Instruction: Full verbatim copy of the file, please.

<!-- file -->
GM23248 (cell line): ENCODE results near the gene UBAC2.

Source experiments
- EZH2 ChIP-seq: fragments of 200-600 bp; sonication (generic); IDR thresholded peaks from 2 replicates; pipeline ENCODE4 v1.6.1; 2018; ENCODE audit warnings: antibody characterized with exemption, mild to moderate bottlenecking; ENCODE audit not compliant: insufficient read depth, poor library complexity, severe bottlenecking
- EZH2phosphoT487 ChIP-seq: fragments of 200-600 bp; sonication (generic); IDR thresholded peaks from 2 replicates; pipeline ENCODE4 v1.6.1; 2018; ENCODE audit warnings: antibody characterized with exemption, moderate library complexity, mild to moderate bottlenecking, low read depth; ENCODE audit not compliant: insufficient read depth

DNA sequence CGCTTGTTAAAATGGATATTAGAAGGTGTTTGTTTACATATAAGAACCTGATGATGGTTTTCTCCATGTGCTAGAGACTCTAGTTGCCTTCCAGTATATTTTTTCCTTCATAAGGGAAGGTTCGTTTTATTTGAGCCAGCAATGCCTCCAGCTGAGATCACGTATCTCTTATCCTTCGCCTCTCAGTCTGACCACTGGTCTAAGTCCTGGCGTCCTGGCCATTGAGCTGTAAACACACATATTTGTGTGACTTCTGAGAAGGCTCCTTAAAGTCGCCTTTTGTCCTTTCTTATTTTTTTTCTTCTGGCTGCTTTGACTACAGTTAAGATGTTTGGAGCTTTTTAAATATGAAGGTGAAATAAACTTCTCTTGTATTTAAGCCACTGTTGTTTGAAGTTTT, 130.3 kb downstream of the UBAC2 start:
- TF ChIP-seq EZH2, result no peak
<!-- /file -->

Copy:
GM23248 (cell line): ENCODE results near the gene UBAC2.

Source experiments
- EZH2 ChIP-seq: fragments of 200-600 bp; sonication (generic); IDR thresholded peaks from 2 replicates; pipeline ENCODE4 v1.6.1; 2018; ENCODE audit warnings: antibody characterized with exemption, mild to moderate bottlenecking; ENCODE audit not compliant: insufficient read depth, poor library complexity, severe bottlenecking
- EZH2phosphoT487 ChIP-seq: fragments of 200-600 bp; sonication (generic); IDR thresholded peaks from 2 replicates; pipeline ENCODE4 v1.6.1; 2018; ENCODE audit warnings: antibody characterized with exemption, moderate library complexity, mild to moderate bottlenecking, low read depth; ENCODE audit not compliant: insufficient read depth

DNA sequence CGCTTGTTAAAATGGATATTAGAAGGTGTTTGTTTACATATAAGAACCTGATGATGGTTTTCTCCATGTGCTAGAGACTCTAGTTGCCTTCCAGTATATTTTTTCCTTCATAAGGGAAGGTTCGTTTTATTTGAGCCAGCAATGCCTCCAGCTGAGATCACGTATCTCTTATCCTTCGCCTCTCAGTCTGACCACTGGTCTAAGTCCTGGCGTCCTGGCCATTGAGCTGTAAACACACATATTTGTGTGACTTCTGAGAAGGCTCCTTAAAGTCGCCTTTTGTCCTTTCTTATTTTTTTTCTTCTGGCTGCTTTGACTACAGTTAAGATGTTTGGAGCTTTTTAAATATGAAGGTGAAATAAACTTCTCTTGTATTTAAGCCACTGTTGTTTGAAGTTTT, 130.3 kb downstream of the UBAC2 start:
- TF ChIP-seq EZH2, result no peak